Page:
Want logic problems with extra math skills included? Try out these problems that require telling time and adding/subtracting to solve.
The free printable can be found at the END of this post. Click on the blue “get your free printable here” button.
October is a fun month. There are so many fall activities, pumpkin-themed learning, and of course Halloween to look forward to.
But if you have to teach on the day of Halloween or the day after, you know that this is quite a challenge.
So I created these simple logic grids to add some fun to these special days.
Teaching The Grid
Before you begin, you need to explain the graph. One of the hardest parts for my kindergartener was understanding where to put the x. So we knew that Byson couldn’t be partners with Seymour but he wanted to put the x in the first box under Bryson, not the last box….the box that was across from Seymour.
When we do our next one, we will do a little drill first and give my little guy clues and see if he can point to the correct box.
We also did the finger thing. Bring one finger down and one finger across till they meet. I think this might work best on older more coordinated children, but not so much for him. Since this is such a great skill, we will keep working on it and discussing it.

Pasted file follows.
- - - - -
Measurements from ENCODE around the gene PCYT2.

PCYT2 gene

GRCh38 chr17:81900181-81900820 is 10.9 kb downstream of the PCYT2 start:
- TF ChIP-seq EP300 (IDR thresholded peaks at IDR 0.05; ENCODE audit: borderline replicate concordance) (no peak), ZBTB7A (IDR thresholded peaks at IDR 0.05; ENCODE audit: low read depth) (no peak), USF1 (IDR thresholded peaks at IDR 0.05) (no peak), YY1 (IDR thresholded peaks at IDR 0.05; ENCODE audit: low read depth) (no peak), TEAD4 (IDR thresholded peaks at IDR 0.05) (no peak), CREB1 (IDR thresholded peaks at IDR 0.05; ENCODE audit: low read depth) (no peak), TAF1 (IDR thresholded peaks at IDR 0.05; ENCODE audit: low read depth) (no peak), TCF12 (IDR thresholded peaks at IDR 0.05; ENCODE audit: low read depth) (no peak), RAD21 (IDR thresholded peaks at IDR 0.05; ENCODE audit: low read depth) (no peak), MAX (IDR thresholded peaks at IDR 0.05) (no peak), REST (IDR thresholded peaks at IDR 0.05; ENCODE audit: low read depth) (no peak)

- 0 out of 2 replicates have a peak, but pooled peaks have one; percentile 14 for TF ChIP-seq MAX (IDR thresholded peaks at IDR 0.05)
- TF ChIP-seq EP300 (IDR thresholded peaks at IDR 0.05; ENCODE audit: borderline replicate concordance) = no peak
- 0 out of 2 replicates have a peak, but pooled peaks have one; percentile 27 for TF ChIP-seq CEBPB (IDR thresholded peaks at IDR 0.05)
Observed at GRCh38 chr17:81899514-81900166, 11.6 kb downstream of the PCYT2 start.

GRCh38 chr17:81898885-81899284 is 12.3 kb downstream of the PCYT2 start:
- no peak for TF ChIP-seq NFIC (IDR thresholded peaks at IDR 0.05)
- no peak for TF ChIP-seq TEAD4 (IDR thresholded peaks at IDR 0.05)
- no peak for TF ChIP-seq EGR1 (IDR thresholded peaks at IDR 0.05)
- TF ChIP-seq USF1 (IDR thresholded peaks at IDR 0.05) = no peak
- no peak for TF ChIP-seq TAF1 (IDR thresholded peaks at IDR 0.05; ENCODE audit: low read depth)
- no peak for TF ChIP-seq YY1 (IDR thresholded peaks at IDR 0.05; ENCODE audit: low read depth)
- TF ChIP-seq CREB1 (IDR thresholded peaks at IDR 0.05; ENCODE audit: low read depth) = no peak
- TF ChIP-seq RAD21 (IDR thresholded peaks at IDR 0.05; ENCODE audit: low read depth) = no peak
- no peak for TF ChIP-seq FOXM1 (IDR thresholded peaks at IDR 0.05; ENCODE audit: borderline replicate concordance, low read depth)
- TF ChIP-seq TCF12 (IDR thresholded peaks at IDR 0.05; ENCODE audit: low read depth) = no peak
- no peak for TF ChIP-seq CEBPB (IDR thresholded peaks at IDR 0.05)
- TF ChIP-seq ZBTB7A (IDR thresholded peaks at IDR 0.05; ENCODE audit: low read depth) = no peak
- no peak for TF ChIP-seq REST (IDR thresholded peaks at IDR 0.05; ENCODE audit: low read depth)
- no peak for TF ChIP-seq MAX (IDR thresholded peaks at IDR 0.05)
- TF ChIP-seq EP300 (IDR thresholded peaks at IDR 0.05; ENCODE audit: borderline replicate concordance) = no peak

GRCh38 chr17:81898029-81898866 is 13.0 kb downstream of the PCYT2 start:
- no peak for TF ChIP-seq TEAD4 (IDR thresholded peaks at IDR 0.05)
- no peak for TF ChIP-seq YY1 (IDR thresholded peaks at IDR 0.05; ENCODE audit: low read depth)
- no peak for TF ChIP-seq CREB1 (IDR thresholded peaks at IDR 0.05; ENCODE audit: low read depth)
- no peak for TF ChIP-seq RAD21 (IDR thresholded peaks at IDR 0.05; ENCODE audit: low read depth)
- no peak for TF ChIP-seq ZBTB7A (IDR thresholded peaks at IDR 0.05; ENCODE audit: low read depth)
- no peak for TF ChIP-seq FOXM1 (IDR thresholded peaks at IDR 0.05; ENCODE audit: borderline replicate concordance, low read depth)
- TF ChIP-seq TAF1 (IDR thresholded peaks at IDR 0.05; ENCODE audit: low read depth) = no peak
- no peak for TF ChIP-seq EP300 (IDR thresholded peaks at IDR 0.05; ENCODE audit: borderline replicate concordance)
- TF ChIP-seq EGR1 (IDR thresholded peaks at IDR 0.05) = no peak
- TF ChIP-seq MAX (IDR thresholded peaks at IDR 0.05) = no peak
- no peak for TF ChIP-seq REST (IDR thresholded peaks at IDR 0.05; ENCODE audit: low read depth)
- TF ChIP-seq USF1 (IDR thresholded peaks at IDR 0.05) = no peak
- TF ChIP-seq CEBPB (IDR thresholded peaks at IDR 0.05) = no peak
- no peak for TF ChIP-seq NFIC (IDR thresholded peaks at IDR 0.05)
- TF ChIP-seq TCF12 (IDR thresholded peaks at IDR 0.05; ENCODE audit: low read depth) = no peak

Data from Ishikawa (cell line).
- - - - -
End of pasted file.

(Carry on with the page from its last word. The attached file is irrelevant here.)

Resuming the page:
The other part of logic problems is …well….using logic. My kindergartener and I did our first problem yesterday. When we had finished the last clue he was quite dismayed.
“There aren’t any more clues and I don’t know the answers.”
We looked back at our chart and found the one answer we knew. I then asked him if anyone else could live under the bed if Champ was living there. At first, he replied yes, and I knew I had been derelict in explaining that each monster had to have their own place. Once I got that cleared up, we put “x’s” in the bed column for every monster except Champ.
Using the “power of observation” we studied our chart and we saw that Seymour had “x’s” in all the places to live except the cave. We quickly put a “YES” on the box that shows Seymour and cave, and then we knew that good old Bryson had to live in the sea.
He absolutely loved them and wanted to do another one. I told him we would do an even harder one tomorrow.
Levels of Difficulty
- The logic problems start easy. They are three by three grids with two clues.
- We then progress to a four by four.
- Finally, we get to five by fives.
As the puzzles get larger, the clues get harder too.
- One puzzle requires students to read an analog clock,
- One requires two-digit addition and subtraction.
- Another puzzle requires the students to figure out which state the monsters live in. They have to know where five states are to solve the problems. (If your students need help with states, I loved working on this site at the end of the year. It has different levels the children can work through to learn their states.)
Enjoy these special days with your children!
Get all Ten logic problems HERE,
or grab three by clicking on the large blue button.
Need more challenges? Try these logic problems!!
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